The Most Beautiful Castles and Palaces in Bavaria
Herrenchiemsee Palace | © holzijue / Pixabay
While the entire country is dotted with castles and palaces, if you want to experience German royalty at its true glory, you can’t do better than a trip to Bavaria. Among a few hundred stunning castles in the state, we have narrowed down seven that truly stand out, either because of their significant history or picture-book beauty, or both.
The star attraction, without a doubt, is Neuschwanstein Castle – the epitome of all of our Disney-inspired childhood fantasies. Next in line is the heavily-ornate Hohenschwangau Castle, posing an achingly pretty sight in the midst of thick foliage. The Herrenchiemsee Castle sitting pretty on a lake island, the elegant baroque Linderhof Castle, the historic Nuremberg Castle and Nymphenburg Palace – the former summer residence of Bavarian royals are the other worthy contenders on our list. Burghausen Castle, the biggest castle in the world and a majestic sight, is also worth special mention.
Neuschwanstein Castle, often referred to as the most beautiful castle in the world, is practically dripping with fairy tale romance. Indeed, the castle, with its soaring turrets and dark dungeons, perched on craggy rocks against the backdrop of the majestic Bavarian Alps, hardly seems real. As you step inside, be prepared to be bowled over by the beautiful decor including lavish original furniture and extravagant ornamentation. From the pedestrian bridge Marienbrücke
, you can take a perfect shot of Neuschwanstein Castle in all its glory.
is located in the vicinity of Neuschwanstein Castle, and is sadly a trifle overshadowed by its super-glamorous neighbor. However, Hohenschwangau Castle is certainly worth a visit in its own right. The undeniably beautiful sight of the castle from Marienbrücke, nestled deep in lush green valleys, is all the inspiration you need to sign up for a guided tour. Taking in the ornate salons and ballrooms, and especially the scenes depicting Lohengrin, the Knight of the Swan, will make you glad that you visited.
It is believed that King Ludwig II was so enamored with the Versailles Palace in France that he wanted to replicate it in his homeland. Herrenchiemsee Castle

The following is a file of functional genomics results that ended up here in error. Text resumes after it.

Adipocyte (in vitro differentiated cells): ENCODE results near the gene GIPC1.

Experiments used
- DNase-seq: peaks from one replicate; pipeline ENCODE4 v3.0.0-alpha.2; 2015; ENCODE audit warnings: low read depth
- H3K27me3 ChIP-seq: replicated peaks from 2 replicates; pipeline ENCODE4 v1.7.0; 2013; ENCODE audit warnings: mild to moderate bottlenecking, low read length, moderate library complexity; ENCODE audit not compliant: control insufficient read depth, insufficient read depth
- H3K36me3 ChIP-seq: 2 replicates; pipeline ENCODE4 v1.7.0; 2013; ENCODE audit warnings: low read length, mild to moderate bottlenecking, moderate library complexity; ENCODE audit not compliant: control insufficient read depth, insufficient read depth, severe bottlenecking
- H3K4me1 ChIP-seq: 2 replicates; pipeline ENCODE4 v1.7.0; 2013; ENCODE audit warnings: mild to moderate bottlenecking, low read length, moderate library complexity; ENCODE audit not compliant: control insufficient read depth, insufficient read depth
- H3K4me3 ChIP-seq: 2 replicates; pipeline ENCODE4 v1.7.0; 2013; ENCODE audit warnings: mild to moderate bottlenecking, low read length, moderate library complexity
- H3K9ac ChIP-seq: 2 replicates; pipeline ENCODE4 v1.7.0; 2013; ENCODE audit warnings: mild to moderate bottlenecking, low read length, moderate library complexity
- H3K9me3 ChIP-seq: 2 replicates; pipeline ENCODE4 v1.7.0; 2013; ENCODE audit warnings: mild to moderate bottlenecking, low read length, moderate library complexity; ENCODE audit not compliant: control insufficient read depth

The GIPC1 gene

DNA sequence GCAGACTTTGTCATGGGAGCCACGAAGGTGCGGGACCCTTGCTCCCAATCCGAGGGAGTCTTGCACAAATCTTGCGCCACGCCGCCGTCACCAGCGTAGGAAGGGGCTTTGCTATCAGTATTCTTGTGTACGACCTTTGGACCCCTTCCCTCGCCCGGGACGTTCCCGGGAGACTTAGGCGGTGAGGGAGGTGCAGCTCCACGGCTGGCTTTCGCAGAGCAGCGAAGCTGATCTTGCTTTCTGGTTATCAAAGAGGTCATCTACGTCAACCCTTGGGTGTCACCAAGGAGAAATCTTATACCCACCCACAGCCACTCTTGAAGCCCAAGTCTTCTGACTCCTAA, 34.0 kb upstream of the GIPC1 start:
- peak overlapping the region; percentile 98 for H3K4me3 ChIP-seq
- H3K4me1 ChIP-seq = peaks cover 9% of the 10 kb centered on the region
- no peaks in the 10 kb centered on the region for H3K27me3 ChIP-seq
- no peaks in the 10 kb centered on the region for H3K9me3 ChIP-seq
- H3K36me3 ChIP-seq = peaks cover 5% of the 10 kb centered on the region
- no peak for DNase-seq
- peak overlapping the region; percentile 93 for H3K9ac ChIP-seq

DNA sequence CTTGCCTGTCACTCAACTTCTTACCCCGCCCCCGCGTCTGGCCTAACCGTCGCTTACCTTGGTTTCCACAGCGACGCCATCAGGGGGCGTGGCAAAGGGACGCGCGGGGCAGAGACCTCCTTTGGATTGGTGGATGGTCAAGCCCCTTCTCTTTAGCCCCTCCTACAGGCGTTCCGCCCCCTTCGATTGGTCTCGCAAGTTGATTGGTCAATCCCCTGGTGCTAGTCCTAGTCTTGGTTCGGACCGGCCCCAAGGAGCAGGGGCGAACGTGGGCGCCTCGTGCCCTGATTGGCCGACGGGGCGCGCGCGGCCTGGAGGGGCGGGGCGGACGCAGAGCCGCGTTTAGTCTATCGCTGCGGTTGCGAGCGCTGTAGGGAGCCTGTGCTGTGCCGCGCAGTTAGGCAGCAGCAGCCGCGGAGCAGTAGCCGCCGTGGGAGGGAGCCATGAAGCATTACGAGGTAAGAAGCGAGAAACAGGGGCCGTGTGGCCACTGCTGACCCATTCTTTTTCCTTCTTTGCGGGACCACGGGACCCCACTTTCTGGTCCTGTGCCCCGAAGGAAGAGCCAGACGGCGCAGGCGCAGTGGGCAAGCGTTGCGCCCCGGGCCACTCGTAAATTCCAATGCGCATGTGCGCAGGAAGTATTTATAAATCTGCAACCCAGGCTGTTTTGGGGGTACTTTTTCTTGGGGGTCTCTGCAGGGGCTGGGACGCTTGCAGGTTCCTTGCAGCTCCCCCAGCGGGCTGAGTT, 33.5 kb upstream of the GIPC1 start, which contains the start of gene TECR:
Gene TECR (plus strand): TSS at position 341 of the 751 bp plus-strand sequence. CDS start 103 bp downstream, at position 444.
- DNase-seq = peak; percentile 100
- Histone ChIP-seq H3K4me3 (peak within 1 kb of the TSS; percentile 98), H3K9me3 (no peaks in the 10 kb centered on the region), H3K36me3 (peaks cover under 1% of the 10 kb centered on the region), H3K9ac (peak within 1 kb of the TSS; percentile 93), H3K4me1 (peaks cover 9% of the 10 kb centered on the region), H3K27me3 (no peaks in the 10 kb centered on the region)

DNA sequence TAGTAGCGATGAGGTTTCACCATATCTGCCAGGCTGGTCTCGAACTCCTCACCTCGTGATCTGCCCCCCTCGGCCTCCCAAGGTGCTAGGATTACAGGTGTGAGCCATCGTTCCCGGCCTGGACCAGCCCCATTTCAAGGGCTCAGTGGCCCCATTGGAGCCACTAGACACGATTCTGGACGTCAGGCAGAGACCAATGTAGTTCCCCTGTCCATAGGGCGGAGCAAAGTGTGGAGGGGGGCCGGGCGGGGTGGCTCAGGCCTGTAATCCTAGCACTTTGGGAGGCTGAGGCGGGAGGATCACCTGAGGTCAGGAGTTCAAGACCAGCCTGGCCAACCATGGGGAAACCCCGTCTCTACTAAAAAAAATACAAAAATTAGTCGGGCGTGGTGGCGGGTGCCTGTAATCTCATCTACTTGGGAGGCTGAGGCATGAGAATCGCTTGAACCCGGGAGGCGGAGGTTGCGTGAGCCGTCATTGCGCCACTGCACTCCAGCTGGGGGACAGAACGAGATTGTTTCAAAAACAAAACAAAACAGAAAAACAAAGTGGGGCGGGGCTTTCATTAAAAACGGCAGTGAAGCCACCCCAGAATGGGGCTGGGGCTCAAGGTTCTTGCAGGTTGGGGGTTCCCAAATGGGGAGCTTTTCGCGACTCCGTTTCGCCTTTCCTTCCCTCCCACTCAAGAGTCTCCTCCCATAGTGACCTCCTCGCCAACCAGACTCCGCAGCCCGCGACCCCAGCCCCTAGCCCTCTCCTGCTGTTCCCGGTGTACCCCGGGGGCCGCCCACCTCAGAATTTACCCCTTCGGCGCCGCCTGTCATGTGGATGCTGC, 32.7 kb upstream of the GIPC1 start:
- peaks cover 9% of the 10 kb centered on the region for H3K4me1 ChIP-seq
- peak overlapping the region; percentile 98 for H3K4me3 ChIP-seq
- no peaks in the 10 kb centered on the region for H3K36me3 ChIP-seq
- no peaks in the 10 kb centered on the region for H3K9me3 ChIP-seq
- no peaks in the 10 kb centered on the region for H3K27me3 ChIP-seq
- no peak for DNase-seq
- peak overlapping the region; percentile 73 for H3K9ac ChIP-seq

is the product of his wish. The most remarkable aspect of the castle is its location – it proudly stands on an island in the mirror waters of Lake Chiemsee
. But that’s only a part of its splendor – nothing can prepare you for the unapologetic lavishness of the castle interiors, consisting of dazzling golden decor, a stunning porcelain collection and priceless artwork. And oh, you certainly won’t want to miss the sprawling gardens around the castle.
After Neuschwanstein and Herrenchiemsee, Linderhof
is the third fantastical creation of eccentric King Ludwig II. The architecture is heavily influenced by ornate French castles of the 19th century, which has earned it the name of Little Versailles. The building also bears clear traces of the king’s love for the Baroque style of architecture. A guided tour of the palace gives travelers a chance to gape at the Rococo interior done up with opulent furniture, furnishings and embellishments. Make sure you top off your visit with a tour of the stylized gardens around the palace, dotted with beautiful fountains and symmetric lawns.
is a must-see during a trip to the fascinating city of Munich
. This sprawling Baroque palace was originally built as a summer residence of the Bavarian Electors and still preserves much of its original facade, furniture and furnishing. Parts of the palace were redesigned in Rococo and Neoclassical style in later centuries, leading to a unique mishmash of architectural styles under one roof. On a guided tour of the palace, travelers get to visit grandiose rooms, hallways, kitchen, bedchambers, bathrooms and more. The 200-hectare (490-acre) palace gardens, split by a canal and dotted with sculptures, add to the beauty of the palace.
What Nuremberg Castle
lacks in opulence, it makes up in history. This massive 12th-century castle looms over the old town of Nuremberg,
as a memento of the long history of the Holy Roman Empire and reminds travelers of the significance of the city in the Middle Ages. The most striking aspect of this castle is the Romanesque double chapel, one on top of the other, the likes of which are rarely seen, if at all. The deep wells and sweeping courtyards are also worth exploring – the icing on the cake though, is the view of the city from the castle tower.
As per the Guinness Book of World Records, the 1,051.02 meters (3,448 feet and 2 inches)-long Burhghausen Castle
is the largest castle in the world. But it has lots more going for it than its sheer size – for starters, studies have shown that this castle existed, albeit in a different form, since the Bronze Age. When you walk the five courtyards and the beautiful Art Nouveau interior, and explore the intriguing moats, portcullises, and drawbridges, remember you are tracing the footsteps of centuries of royals and dukes. This is also one of the rare castles in the world that has preserved its medieval fortifications in an almost original and complete form.